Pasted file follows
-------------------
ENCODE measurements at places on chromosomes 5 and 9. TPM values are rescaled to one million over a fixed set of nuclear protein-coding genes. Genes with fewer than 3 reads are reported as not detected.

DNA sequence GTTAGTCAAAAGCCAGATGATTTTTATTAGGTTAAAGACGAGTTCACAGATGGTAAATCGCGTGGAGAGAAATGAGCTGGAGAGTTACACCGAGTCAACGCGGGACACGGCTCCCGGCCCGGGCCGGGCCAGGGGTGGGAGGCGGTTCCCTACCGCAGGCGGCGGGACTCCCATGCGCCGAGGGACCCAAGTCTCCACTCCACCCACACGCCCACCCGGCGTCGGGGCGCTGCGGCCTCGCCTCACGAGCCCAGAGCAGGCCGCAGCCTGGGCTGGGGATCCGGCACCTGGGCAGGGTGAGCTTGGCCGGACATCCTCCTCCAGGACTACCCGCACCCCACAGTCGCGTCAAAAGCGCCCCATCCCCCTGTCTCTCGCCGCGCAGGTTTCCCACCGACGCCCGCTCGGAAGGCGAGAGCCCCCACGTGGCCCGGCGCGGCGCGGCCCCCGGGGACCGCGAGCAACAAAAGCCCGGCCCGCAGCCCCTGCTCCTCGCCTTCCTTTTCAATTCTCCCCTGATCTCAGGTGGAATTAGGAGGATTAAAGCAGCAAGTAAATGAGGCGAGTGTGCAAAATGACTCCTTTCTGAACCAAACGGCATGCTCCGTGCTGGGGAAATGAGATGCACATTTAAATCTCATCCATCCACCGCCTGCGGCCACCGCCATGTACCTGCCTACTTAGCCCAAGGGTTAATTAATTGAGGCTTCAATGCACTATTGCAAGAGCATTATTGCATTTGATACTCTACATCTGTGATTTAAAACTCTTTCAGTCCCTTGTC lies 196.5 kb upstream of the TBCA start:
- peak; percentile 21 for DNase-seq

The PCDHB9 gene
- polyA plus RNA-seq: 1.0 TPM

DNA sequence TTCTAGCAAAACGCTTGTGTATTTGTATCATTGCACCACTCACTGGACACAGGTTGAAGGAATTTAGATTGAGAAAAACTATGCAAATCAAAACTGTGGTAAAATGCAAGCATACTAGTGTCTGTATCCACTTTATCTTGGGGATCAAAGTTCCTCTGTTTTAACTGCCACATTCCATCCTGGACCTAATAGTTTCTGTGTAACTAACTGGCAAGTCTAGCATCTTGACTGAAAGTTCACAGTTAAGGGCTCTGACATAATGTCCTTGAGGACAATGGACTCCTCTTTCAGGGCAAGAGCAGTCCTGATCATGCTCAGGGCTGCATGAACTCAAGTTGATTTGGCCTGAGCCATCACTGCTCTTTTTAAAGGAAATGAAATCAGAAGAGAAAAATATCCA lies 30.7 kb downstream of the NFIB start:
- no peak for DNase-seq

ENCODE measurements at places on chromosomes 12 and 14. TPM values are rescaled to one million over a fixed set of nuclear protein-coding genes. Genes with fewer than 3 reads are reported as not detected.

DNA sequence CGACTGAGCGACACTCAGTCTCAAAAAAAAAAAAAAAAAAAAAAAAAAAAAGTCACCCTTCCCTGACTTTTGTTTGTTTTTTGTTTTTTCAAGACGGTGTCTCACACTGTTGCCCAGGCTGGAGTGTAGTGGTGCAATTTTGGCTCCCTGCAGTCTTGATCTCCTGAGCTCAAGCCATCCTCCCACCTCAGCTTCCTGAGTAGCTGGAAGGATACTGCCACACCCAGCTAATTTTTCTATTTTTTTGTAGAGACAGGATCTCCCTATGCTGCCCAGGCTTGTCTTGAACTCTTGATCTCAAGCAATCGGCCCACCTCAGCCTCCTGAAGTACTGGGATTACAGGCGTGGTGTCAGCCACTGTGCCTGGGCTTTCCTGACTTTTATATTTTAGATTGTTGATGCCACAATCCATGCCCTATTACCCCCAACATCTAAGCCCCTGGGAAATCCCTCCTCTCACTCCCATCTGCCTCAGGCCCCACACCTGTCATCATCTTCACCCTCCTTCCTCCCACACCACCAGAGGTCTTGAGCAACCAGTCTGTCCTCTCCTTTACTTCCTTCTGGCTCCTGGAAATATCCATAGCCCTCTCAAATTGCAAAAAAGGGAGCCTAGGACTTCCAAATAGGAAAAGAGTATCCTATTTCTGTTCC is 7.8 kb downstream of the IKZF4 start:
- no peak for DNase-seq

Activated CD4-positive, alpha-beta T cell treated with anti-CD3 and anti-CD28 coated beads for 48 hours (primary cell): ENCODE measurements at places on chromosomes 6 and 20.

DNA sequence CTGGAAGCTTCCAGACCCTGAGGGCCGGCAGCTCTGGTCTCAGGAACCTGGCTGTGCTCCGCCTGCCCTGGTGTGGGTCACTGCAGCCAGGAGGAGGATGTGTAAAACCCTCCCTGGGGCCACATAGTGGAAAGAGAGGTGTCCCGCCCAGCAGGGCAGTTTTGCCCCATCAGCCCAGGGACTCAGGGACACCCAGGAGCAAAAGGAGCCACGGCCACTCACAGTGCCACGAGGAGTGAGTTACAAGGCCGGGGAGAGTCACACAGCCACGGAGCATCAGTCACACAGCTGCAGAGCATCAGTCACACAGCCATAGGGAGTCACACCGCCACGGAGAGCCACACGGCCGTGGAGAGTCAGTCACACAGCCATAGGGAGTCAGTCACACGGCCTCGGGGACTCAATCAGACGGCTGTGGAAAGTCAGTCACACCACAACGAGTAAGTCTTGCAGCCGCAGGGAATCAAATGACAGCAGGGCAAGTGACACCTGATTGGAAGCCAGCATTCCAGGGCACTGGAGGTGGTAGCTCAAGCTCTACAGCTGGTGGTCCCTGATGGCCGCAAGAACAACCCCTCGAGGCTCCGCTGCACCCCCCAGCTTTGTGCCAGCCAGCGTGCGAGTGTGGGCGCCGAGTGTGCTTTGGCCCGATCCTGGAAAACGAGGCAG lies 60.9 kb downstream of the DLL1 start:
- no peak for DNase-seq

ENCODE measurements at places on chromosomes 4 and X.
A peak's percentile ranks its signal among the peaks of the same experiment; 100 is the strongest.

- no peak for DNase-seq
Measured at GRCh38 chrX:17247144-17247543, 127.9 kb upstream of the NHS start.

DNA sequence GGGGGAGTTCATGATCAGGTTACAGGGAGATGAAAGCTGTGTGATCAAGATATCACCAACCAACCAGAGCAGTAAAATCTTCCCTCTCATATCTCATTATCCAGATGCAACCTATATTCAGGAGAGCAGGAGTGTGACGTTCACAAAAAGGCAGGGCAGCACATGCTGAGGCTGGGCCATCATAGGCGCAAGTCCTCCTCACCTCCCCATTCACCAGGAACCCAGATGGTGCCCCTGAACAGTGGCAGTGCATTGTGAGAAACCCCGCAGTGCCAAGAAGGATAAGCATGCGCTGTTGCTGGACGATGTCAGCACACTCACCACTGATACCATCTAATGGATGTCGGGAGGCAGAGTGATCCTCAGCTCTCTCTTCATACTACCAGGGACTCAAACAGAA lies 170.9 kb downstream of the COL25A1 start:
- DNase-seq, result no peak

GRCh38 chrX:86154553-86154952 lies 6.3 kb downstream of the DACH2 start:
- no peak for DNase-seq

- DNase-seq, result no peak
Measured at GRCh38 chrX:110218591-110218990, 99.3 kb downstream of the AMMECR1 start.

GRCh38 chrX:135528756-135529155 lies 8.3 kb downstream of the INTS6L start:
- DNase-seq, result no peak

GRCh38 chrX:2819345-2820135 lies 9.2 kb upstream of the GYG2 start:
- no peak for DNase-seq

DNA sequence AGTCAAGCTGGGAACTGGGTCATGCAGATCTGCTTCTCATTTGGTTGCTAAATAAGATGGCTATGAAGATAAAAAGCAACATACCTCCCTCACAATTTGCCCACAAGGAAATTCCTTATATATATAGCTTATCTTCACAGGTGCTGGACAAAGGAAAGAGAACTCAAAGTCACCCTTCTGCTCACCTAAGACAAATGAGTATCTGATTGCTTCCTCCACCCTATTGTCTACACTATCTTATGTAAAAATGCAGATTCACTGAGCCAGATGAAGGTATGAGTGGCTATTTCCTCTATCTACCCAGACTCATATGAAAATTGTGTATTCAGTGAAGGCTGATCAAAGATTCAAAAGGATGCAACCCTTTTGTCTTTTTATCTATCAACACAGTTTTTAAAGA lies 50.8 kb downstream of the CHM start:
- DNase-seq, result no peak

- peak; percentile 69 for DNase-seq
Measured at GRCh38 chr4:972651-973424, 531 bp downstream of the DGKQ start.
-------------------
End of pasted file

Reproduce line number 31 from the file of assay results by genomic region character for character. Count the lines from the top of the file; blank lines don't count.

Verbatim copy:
Measured at GRCh38 chr4:972651-973424, 531 bp downstream of the DGKQ start.